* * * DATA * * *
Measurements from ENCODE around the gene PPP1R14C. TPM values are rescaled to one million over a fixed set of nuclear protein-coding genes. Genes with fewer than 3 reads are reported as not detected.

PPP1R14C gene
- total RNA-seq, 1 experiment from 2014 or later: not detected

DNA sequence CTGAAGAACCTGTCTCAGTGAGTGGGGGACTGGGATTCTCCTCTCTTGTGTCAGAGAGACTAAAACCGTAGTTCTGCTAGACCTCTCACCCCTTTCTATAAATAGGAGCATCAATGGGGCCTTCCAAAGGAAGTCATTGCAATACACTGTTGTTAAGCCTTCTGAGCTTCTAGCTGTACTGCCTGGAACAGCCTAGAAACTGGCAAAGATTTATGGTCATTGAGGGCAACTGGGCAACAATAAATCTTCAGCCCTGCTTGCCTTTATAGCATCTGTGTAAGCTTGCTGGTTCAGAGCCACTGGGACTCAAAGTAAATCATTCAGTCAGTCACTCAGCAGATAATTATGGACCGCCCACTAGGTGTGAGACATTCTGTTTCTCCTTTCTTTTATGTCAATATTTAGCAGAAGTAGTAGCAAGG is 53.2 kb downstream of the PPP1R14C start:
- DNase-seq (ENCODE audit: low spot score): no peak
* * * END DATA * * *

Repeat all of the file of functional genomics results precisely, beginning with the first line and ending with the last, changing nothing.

Measurements from ENCODE around the gene PPP1R14C. TPM values are rescaled to one million over a fixed set of nuclear protein-coding genes. Genes with fewer than 3 reads are reported as not detected.

PPP1R14C gene
- total RNA-seq, 1 experiment from 2014 or later: not detected

DNA sequence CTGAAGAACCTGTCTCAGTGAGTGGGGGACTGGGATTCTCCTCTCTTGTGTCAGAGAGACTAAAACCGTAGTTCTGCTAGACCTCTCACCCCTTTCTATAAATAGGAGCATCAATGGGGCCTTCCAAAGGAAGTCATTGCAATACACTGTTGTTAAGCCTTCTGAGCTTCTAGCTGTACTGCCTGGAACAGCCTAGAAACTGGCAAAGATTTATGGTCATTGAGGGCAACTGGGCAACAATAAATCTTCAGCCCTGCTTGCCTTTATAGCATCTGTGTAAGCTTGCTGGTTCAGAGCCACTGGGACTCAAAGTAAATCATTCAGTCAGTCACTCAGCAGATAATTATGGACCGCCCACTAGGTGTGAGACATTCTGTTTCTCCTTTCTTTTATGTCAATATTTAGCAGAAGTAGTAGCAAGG is 53.2 kb downstream of the PPP1R14C start:
- DNase-seq (ENCODE audit: low spot score): no peak